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Over The River And Through The Words

January 24, 2011


A little girl, asked where her home was, replied, “where mother is.” • Keith L. Brooks

A mother is the truest friend we have, when trials heavy and sudden, fall upon us; when adversity takes the place of prosperity; when friends who rejoice with us in our sunshine desert us; when trouble thickens around us, still will she cling to us, and endeavor by her kind precepts and counsels to dissipate the clouds of darkness, and cause peace to return to our hearts. • Washington Irving

My mother died two weeks ago and I cannot find the words I need to write about her life. I’ve tried. Begun and then begun again and yet again. The finality of this summing up constricts me, requires significance and weight and seriousness, all elusive in these tender days of memory. Instead I find myself awash in other words that dance around the edges of her life.

Elegy for My Mother’s Stuff*

Wilkins-O’Riley Zinn, January 23, 2011

There is the loss.

Yes, there is that.

But next to what is lost,

this is the hardest thing,

this letting go:

Closets cleaned, her favorite

black watch plaid will warm

someone unknown, and

cupboards now are bared of

long-remembered meals. How much

I wish I’d kept the old spaghetti pot

that I don’t need (since need has never

stopped me). No.

This is the hardest thing,

this letting go.

Drawers emptied, counters

cleared of life’s ephemera,

divided into keep don’t keep,

discarding every thing that meant

something, though not to other eyes,

and how I long to find the key that

signifies the pocketwatch the rings the letters,

all the many things we box or toss because

they’re meaning less than those

we save. And yet I do not save enough

and seek forgiveness when I reject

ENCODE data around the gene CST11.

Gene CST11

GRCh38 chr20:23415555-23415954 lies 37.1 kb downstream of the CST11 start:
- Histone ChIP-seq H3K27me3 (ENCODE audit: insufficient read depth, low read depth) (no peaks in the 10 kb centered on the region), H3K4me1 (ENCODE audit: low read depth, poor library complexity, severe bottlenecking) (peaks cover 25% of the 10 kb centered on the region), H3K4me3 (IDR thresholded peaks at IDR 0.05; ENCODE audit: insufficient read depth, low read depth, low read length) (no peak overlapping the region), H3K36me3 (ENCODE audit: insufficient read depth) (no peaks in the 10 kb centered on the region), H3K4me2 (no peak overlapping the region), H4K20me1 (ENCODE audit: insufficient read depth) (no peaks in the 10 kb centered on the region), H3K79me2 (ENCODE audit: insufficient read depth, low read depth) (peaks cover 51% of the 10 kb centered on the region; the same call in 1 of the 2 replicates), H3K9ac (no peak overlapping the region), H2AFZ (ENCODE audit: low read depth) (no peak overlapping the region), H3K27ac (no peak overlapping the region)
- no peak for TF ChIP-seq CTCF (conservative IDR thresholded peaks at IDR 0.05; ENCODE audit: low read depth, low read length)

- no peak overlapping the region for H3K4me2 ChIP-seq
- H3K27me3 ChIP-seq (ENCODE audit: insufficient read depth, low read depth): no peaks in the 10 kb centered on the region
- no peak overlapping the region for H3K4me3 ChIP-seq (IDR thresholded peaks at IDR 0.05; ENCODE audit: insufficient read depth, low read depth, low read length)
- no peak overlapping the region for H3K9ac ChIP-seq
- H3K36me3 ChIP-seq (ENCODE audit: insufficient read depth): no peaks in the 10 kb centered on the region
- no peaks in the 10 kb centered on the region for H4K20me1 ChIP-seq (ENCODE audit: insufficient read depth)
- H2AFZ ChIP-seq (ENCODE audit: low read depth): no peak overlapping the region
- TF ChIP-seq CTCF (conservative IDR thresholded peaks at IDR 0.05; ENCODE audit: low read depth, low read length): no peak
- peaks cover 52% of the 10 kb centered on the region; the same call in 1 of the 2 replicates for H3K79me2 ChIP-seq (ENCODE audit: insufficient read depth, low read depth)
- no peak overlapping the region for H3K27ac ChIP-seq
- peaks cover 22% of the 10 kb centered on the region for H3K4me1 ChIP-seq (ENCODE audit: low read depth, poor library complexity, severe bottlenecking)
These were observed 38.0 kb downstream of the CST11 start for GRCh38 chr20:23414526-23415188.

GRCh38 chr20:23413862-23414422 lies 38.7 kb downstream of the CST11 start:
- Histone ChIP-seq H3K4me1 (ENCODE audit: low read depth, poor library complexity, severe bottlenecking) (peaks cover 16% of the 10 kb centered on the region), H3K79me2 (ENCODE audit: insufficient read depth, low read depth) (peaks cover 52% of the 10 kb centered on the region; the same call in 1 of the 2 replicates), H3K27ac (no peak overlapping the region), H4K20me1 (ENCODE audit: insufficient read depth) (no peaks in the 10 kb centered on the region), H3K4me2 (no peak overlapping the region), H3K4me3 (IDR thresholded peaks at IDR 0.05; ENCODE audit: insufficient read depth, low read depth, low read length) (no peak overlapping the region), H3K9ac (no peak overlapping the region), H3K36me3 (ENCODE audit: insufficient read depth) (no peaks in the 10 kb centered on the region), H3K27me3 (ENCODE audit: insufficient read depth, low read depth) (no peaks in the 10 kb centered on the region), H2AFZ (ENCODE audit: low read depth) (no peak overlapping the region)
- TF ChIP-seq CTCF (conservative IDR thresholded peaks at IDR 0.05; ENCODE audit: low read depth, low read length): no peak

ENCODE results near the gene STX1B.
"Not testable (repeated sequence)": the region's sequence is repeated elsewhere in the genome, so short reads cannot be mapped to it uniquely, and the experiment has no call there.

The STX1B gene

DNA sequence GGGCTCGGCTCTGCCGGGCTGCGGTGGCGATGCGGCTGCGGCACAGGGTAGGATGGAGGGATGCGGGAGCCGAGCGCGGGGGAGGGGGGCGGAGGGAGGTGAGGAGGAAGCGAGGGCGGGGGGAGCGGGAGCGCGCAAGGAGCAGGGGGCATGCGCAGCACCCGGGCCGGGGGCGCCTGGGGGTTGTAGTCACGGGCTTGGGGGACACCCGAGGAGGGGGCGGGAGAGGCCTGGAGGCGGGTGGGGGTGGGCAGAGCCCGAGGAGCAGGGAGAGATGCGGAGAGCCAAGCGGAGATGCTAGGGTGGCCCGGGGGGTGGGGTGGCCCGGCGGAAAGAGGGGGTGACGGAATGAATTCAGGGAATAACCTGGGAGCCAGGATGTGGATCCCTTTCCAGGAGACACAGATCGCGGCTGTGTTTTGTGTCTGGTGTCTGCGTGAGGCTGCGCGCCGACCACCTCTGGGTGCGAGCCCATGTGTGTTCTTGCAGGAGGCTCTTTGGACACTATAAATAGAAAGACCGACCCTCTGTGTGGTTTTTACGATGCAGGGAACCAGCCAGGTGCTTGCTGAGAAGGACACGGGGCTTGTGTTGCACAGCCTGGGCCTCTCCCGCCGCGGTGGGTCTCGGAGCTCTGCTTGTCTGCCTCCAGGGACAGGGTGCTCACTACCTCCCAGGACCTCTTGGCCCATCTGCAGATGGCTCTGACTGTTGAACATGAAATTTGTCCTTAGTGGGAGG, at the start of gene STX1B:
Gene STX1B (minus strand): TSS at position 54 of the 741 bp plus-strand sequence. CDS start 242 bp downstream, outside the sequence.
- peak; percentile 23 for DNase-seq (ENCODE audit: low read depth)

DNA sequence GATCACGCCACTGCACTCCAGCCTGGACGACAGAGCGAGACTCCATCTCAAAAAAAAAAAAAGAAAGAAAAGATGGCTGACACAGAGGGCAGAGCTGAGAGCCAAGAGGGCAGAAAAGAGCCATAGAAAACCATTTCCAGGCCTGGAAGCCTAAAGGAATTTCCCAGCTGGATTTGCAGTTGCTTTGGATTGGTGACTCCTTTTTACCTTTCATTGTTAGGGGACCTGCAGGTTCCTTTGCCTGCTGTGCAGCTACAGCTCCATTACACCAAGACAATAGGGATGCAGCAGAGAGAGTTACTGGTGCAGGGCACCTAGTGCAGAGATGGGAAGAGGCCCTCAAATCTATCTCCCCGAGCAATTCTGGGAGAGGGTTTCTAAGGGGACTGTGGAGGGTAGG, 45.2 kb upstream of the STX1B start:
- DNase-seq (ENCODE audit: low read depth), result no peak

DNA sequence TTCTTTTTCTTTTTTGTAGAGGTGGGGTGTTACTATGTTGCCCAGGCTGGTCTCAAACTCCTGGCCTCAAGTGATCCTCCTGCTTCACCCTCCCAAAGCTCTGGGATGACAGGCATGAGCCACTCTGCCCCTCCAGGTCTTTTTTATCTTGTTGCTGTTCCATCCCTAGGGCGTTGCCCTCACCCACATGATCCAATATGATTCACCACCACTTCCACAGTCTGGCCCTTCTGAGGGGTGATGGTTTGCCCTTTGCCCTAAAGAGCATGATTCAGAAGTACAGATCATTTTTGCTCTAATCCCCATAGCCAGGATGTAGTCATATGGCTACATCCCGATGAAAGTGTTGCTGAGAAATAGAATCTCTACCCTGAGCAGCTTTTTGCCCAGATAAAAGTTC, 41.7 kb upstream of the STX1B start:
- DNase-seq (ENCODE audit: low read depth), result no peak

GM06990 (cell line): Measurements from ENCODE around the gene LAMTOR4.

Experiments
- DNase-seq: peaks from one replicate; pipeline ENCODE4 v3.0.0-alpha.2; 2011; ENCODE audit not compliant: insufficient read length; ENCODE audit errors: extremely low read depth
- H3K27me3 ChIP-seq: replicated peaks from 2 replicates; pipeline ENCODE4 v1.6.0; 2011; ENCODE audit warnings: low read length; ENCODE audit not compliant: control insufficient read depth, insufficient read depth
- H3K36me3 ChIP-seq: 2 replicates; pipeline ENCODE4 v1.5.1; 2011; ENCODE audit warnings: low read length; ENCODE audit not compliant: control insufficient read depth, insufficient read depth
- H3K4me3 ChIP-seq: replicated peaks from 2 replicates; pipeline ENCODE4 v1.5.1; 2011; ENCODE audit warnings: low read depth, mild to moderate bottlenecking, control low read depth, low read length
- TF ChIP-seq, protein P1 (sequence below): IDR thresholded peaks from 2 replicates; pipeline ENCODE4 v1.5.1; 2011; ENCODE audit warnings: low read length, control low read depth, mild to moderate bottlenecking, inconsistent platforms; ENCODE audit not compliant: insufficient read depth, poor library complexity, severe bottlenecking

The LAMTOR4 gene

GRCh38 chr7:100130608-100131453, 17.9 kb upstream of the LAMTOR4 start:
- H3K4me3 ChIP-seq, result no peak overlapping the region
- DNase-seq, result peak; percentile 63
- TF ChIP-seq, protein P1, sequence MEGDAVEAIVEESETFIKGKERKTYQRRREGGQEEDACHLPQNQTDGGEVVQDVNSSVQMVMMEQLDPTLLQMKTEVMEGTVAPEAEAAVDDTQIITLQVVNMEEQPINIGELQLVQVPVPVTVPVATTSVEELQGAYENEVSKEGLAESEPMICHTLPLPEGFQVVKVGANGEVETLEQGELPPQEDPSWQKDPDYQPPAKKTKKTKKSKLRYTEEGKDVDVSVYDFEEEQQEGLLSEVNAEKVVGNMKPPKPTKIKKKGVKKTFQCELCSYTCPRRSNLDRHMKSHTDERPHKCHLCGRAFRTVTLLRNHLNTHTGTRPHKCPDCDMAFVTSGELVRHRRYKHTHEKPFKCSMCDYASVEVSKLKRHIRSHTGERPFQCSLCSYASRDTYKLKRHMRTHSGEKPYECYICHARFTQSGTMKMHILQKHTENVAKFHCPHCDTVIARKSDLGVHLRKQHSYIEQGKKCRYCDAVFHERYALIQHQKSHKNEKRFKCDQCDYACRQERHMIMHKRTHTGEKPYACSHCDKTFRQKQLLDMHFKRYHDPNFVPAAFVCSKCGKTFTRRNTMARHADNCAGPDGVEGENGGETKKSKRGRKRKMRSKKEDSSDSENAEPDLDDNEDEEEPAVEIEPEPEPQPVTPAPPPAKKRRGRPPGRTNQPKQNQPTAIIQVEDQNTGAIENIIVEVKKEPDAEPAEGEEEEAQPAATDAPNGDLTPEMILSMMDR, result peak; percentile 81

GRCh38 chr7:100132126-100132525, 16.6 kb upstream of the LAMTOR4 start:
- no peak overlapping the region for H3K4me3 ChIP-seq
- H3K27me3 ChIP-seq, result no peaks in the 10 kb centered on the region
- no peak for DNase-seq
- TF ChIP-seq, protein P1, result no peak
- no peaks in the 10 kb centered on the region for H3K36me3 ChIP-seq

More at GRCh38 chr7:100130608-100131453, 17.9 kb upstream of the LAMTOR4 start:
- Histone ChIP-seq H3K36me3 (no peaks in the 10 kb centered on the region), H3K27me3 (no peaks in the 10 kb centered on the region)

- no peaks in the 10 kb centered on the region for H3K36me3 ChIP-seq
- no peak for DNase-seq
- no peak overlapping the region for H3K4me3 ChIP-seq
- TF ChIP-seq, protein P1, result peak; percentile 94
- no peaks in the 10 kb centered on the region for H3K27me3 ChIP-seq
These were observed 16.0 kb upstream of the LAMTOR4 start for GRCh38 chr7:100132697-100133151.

blue-flowered china that she loved.

This is the hardest thing,

this letting go of oh so many things

that I imagine would bring her back to me

in momentary magical connection.

This is the hardest thing:

Swift efficiency. Get-it-done.

Let-it-go. Clear-it-out. It’s-only-stuff. And yet

this is the hardest thing.

This. Letting. Going. Going.

Gone.

And now I realize I have lied. This was the hardest thing: locking the door to my mother’s apartment, leaving the key inside, passing the “apartment for rent” sign outside her building, and knowing that I will never again go back to mom’s.

Who and what do you remember?

My mother is a poem/I’ll never be able to write,/though everything I write/is a poem to my mother. • Sharon Doubiago

I miss thee, my Mother!  Thy image is still/The deepest impressed on my heart. • Eliza Cook

* Please note: Cutting and pasting from this version of Word will not allow me to format the poem as I wrote it. The doublespacing is not mine. Drat and blast computers that think they know what I want. They do not.

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3 comments

  1. Hello. I stumbled upon your blog while Googling the source of the quote about abandoned poems. I could so relate to your words, your struggle, your loss. Your mother sounds like an exceptional person. My mother, also very intelligent and unconventional, used to say, “The best friends you’ll ever have are the ones you raised yourself.” She was only 66 when she died in 1989, and I still miss her. I take great comfort in my children, who I count among my best friends, and in whose faces I often catch glimpses of my mother. I wish you comfort and peace.


    • I love what your mother said–it’s so important to cherish your children and have fun with them. We certainly all had fun with my mom, who preferred going roller skating to cleaning the house and riding roller coasters to cooking. We were delighted to go along with her program! I wish you comfort and peace as well, along with the joy of remembrance. W-OZ


  2. mmmmmm….A smile for her, big, tomorrow where ever I go!



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